CHINA: Bandits, Continued

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Developments of the week in the "bandit story":

1) Serious talk of foreign (American) monetary and military intervention to rescue the prisoners. This is inadvisable except as a last resort because:

a) It will lift responsibility from the Peking Government.

b) It is likely to boom the bandit business.

2) The Governor of Shantung, old-timer Tien, piqued by the failure of his negotiations, attacked the bandit mountain. Shots were fired, lives lost. Tien would like to get credit for settling the affairs, as otherwise he may be made the official goat.

3) There have been at least three new attempts to derail the Peking-Shanghai train de luxe.

4) Two theories, not entirely different, are aired:

a) The bandit raid was part of a huge political plot to make Marshal Tsao Kun (Tsau Kwen) dictator of China. Tsao, an aristocrat, was to play Mussolini au Chinois.

b) Japan.

5) The President of the United States and his Secretary of State refused to become excited. Most observers believe that the prisoners will come out little the worse for Chinese diet. Melodramatic utterances are to be found only in a few organs — like the Chicago Tribune.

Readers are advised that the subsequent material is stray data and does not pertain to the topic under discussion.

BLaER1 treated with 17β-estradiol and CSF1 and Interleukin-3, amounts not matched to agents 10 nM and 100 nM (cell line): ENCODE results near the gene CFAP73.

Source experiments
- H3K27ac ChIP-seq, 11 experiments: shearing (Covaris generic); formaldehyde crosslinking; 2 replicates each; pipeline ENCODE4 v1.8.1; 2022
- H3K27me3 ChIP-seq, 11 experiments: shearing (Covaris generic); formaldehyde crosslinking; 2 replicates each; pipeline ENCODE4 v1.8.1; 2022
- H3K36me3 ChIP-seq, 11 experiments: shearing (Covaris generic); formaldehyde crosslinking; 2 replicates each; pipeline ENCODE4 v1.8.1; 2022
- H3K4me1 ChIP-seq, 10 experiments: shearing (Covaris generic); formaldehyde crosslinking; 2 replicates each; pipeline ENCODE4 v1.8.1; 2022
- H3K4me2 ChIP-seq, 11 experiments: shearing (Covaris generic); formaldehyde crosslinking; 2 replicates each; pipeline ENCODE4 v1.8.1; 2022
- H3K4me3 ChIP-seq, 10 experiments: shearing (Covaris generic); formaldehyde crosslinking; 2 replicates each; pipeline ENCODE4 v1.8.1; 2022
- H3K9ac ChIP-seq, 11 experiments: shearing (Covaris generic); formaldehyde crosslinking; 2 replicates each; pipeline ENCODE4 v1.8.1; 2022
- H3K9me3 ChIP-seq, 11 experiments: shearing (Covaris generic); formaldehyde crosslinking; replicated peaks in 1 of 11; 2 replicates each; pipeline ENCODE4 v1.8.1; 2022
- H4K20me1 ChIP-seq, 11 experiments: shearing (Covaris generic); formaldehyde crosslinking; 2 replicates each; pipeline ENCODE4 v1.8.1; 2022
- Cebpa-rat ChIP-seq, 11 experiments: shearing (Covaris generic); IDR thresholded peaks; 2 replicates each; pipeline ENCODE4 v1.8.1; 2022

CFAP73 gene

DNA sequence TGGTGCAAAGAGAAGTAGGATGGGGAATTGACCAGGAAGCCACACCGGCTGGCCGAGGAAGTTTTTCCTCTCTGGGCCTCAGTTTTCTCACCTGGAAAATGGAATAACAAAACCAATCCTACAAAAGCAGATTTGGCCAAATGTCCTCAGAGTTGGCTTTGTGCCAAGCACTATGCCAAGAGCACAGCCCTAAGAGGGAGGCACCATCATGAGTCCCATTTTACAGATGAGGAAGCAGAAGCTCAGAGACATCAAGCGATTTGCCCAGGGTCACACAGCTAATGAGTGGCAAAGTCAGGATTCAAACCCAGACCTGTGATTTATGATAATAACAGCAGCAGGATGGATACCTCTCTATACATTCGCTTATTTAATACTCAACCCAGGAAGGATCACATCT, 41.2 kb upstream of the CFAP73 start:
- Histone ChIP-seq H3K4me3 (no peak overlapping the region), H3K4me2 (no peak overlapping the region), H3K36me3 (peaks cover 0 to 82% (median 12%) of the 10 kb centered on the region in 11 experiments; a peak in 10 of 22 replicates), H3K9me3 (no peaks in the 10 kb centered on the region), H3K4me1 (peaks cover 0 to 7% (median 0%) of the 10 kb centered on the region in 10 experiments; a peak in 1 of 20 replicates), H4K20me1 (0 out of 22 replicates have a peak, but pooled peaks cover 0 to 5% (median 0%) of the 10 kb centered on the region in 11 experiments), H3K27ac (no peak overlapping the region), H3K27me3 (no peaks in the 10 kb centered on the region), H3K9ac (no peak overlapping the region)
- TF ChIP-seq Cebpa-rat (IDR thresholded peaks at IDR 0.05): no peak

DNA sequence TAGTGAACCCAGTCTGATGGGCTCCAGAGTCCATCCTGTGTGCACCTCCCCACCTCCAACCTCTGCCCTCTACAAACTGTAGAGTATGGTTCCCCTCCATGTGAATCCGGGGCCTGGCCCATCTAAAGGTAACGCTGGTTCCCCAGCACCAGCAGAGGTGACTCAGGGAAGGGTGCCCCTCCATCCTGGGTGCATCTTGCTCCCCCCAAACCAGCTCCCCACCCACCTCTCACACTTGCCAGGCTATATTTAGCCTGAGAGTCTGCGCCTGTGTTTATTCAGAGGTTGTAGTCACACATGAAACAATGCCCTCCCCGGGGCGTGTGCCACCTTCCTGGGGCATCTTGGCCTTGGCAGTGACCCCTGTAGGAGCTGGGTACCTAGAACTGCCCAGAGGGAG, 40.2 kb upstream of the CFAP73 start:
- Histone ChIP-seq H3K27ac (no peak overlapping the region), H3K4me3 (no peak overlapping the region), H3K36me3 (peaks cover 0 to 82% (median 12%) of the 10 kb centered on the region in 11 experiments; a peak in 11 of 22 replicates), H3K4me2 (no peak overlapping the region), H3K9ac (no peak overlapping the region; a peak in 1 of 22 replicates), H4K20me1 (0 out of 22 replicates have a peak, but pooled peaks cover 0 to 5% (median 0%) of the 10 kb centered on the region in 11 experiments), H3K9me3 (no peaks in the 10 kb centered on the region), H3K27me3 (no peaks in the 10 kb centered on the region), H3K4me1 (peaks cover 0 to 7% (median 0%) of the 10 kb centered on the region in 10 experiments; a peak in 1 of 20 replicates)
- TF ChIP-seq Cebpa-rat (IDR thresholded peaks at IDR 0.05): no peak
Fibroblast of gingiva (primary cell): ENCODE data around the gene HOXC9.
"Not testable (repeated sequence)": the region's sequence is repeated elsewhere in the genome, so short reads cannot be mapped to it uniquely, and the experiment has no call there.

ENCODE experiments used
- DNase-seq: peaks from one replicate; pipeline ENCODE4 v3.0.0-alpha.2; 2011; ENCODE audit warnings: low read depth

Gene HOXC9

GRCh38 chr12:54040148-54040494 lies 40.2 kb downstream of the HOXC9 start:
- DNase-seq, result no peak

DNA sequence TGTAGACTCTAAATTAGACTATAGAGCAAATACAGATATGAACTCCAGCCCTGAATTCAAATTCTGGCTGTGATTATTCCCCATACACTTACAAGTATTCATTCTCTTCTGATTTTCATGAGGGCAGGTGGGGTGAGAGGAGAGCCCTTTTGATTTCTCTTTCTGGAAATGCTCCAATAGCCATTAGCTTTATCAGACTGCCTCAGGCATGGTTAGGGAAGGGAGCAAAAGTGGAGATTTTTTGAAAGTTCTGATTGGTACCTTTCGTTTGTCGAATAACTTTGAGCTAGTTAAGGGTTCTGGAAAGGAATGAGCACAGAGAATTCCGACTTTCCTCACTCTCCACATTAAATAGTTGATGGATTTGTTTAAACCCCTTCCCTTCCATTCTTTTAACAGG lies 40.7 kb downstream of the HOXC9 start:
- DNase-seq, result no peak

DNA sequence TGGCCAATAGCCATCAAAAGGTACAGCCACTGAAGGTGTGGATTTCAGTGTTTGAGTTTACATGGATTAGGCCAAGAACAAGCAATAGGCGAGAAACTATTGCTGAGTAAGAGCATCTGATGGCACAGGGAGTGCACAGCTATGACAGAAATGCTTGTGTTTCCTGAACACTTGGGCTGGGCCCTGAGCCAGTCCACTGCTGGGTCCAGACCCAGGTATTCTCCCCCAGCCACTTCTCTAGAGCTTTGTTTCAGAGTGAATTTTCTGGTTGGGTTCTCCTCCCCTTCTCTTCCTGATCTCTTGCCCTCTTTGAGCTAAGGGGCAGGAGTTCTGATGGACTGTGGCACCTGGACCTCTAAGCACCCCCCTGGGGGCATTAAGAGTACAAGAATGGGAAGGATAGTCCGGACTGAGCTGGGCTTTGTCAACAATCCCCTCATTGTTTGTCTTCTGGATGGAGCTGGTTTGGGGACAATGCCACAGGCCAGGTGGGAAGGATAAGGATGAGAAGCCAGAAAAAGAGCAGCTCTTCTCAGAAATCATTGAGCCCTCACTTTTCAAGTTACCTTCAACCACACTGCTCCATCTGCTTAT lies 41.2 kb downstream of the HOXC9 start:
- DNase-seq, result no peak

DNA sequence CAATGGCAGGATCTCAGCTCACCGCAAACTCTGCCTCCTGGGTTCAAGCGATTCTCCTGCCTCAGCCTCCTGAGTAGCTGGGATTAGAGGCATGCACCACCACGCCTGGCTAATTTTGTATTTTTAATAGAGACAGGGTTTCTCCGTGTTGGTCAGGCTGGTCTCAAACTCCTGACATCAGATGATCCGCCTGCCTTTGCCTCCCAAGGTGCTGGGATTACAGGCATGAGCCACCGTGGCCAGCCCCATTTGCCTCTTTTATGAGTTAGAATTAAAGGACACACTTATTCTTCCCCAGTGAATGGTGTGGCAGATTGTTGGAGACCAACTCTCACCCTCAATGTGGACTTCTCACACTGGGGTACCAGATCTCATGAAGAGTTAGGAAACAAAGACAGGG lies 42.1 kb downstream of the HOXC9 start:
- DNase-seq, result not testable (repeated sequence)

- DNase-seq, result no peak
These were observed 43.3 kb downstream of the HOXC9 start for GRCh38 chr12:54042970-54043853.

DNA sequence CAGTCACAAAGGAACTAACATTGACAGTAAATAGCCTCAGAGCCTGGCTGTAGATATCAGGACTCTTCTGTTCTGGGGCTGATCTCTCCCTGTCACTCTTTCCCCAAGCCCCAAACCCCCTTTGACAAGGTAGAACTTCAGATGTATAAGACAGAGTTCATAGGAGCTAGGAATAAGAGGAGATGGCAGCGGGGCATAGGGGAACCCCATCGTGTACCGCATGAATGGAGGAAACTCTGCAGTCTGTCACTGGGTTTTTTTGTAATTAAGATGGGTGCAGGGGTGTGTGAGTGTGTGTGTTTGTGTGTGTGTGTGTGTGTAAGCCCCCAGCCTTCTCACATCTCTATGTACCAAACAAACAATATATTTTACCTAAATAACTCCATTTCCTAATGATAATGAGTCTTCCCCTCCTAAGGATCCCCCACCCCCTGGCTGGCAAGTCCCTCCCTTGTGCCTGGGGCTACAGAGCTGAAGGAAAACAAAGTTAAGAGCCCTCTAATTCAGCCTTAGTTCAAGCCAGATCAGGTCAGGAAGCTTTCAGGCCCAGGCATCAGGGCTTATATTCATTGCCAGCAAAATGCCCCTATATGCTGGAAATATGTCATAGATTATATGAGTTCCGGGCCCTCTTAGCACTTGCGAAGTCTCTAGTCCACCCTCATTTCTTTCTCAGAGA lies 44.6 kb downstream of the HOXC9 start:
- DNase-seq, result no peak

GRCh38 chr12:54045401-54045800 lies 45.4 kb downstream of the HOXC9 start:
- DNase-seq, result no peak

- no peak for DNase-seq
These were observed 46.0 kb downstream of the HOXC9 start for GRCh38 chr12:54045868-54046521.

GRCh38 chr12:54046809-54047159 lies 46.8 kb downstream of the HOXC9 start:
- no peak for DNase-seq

Pao-Tzu-Ku is a steep and cloudswept mountain, whose summit has for centuries been a bandit lair. It is near Tsao-Chwang (Zau-jwang), a petty town in southern Shantung, and travelers know that Tsao-Chwang is as famous for its good-humored bandits as its neighboring Chü-fu is sacred for its associations with Confucius. Spring is the bandit season. After a bitter winter and before the summer crops are edible, the bandits take to the adventurous road.

The bandits of Mount Paotzuku were reenforced this year by unpaid mercenaries who deserted from various "war-lords," and by some of the 200,000 Shantung coolies who served as hod-carriers in France. And their methods were brought up to date by one of the soldiers who had seen a wild west moving picture.

Politically all that can be safely said is that the bandit affair may bring on the annual crisis in Peking. Possibly it may arouse the merchants of China to greater political activity through the merchant-guilds, which, beginning with the economic boycott of Japan in 1919, have been developing a national economic consciousness. They expressed themselves in newly formed Chambers of Commerce. China needs more business men in politics, more education everywhere, less foreign intrigue.